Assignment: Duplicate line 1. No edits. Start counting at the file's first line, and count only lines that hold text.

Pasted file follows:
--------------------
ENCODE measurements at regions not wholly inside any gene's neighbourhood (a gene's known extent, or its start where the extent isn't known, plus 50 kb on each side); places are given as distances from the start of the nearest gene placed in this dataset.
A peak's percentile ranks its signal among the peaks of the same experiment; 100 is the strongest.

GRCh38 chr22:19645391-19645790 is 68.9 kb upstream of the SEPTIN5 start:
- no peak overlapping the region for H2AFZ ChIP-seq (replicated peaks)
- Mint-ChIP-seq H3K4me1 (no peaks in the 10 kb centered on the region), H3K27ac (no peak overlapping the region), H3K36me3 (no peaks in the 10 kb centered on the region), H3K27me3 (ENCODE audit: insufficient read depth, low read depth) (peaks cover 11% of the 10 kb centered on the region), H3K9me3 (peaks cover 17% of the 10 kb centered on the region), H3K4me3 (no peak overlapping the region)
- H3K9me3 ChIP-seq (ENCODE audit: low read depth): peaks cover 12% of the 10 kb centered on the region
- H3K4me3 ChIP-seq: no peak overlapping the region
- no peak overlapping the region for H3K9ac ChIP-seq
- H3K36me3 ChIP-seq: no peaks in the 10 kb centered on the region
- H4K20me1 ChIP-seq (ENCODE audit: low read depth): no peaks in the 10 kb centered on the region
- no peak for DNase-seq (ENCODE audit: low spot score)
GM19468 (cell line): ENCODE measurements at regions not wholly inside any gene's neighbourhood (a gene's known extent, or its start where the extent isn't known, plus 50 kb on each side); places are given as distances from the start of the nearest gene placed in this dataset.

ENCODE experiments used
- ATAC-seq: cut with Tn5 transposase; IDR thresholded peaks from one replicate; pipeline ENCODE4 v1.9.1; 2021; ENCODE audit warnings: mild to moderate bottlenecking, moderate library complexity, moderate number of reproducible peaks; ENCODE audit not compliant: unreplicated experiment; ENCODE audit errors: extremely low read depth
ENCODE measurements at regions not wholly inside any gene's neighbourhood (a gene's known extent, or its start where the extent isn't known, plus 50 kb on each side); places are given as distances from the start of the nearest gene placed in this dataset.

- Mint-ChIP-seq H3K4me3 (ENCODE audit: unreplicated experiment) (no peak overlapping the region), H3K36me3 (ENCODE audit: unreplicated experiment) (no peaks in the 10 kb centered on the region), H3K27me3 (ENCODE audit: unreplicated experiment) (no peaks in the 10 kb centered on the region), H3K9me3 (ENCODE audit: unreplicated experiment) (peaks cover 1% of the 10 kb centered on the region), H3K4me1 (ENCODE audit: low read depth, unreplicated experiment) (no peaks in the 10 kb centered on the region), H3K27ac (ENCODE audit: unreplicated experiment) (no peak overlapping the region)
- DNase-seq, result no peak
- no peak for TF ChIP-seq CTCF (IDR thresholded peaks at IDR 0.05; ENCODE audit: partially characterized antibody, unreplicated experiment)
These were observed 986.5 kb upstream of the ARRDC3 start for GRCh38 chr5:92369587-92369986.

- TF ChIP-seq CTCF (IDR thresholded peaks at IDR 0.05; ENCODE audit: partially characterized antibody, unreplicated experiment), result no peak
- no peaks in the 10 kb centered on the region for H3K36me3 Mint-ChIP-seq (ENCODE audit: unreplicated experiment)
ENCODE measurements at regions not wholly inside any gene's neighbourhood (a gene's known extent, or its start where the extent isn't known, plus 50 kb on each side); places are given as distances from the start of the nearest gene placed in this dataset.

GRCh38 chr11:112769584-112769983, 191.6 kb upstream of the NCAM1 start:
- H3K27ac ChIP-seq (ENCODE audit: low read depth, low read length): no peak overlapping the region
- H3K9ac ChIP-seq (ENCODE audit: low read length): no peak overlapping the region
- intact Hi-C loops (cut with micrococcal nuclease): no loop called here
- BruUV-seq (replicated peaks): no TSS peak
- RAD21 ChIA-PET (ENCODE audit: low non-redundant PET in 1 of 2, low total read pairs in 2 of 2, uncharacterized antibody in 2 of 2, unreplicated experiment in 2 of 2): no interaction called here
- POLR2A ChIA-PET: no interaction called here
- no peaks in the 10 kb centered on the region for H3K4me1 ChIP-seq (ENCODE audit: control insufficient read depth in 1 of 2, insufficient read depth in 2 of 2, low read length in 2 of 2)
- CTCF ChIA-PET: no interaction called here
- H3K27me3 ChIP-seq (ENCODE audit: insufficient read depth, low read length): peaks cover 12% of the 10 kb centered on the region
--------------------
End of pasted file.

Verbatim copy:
ENCODE measurements at regions not wholly inside any gene's neighbourhood (a gene's known extent, or its start where the extent isn't known, plus 50 kb on each side); places are given as distances from the start of the nearest gene placed in this dataset.